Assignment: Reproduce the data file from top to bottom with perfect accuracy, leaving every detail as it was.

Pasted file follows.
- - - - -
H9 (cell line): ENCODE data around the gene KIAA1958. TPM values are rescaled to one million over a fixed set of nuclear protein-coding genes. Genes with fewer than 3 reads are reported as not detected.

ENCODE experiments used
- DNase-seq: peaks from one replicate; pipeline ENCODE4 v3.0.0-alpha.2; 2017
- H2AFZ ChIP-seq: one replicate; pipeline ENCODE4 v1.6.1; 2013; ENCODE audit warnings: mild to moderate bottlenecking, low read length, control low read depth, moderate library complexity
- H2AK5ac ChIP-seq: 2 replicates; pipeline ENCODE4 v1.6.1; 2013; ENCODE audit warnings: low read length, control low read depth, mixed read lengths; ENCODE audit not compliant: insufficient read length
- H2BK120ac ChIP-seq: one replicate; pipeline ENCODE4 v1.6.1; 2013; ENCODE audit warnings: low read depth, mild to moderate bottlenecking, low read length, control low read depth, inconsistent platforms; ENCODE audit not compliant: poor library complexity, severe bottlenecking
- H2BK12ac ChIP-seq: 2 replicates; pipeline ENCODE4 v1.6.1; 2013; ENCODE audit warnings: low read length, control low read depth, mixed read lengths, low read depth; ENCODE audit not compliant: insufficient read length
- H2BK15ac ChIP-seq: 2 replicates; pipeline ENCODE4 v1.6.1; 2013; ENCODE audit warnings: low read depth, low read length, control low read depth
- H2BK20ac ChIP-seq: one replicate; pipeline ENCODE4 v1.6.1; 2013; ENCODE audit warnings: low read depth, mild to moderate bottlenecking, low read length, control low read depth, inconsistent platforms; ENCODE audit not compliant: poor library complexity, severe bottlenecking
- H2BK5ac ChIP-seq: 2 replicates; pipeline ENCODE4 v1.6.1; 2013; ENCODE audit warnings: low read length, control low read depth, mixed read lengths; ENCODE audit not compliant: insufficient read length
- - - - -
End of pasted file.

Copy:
H9 (cell line): ENCODE data around the gene KIAA1958. TPM values are rescaled to one million over a fixed set of nuclear protein-coding genes. Genes with fewer than 3 reads are reported as not detected.

ENCODE experiments used
- DNase-seq: peaks from one replicate; pipeline ENCODE4 v3.0.0-alpha.2; 2017
- H2AFZ ChIP-seq: one replicate; pipeline ENCODE4 v1.6.1; 2013; ENCODE audit warnings: mild to moderate bottlenecking, low read length, control low read depth, moderate library complexity
- H2AK5ac ChIP-seq: 2 replicates; pipeline ENCODE4 v1.6.1; 2013; ENCODE audit warnings: low read length, control low read depth, mixed read lengths; ENCODE audit not compliant: insufficient read length
- H2BK120ac ChIP-seq: one replicate; pipeline ENCODE4 v1.6.1; 2013; ENCODE audit warnings: low read depth, mild to moderate bottlenecking, low read length, control low read depth, inconsistent platforms; ENCODE audit not compliant: poor library complexity, severe bottlenecking
- H2BK12ac ChIP-seq: 2 replicates; pipeline ENCODE4 v1.6.1; 2013; ENCODE audit warnings: low read length, control low read depth, mixed read lengths, low read depth; ENCODE audit not compliant: insufficient read length
- H2BK15ac ChIP-seq: 2 replicates; pipeline ENCODE4 v1.6.1; 2013; ENCODE audit warnings: low read depth, low read length, control low read depth
- H2BK20ac ChIP-seq: one replicate; pipeline ENCODE4 v1.6.1; 2013; ENCODE audit warnings: low read depth, mild to moderate bottlenecking, low read length, control low read depth, inconsistent platforms; ENCODE audit not compliant: poor library complexity, severe bottlenecking
- H2BK5ac ChIP-seq: 2 replicates; pipeline ENCODE4 v1.6.1; 2013; ENCODE audit warnings: low read length, control low read depth, mixed read lengths; ENCODE audit not compliant: insufficient read length